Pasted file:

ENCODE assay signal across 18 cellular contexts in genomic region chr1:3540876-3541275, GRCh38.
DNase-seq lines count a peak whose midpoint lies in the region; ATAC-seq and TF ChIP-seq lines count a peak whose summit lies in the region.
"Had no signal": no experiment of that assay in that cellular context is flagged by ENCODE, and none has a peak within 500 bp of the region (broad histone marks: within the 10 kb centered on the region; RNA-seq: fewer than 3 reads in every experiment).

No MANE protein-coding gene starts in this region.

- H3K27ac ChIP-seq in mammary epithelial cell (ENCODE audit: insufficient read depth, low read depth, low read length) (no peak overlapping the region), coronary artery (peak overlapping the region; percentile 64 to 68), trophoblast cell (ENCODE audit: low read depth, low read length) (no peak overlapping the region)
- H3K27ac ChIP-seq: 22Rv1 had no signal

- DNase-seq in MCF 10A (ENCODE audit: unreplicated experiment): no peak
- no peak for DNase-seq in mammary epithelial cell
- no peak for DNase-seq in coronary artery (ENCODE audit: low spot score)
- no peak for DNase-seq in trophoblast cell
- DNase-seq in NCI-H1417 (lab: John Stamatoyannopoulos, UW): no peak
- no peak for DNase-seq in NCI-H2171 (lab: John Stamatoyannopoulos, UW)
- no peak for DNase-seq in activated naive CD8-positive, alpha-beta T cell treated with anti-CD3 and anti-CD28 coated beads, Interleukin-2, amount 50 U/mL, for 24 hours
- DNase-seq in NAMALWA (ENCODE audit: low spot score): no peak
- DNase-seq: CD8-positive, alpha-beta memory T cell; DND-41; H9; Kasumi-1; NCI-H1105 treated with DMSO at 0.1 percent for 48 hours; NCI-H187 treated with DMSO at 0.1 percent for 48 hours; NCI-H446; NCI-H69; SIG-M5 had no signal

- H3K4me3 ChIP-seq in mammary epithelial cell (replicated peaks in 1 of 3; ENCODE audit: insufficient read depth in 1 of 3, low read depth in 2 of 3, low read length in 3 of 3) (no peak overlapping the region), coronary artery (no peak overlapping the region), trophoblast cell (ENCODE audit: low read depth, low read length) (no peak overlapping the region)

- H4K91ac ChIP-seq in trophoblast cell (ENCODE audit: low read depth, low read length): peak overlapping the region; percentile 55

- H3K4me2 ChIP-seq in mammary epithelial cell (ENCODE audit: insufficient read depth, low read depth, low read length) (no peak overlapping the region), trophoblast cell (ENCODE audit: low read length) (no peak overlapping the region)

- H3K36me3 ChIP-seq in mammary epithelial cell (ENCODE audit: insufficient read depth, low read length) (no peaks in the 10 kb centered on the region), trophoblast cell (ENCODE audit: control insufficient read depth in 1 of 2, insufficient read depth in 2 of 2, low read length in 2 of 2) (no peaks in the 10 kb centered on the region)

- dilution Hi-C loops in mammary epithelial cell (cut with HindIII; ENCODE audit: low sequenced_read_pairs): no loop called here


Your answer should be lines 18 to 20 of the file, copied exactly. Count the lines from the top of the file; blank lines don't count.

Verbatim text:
- H3K4me2 ChIP-seq in mammary epithelial cell (ENCODE audit: insufficient read depth, low read depth, low read length) (no peak overlapping the region), trophoblast cell (ENCODE audit: low read length) (no peak overlapping the region)

- H3K36me3 ChIP-seq in mammary epithelial cell (ENCODE audit: insufficient read depth, low read length) (no peaks in the 10 kb centered on the region), trophoblast cell (ENCODE audit: control insufficient read depth in 1 of 2, insufficient read depth in 2 of 2, low read length in 2 of 2) (no peaks in the 10 kb centered on the region)

- dilution Hi-C loops in mammary epithelial cell (cut with HindIII; ENCODE audit: low sequenced_read_pairs): no loop called here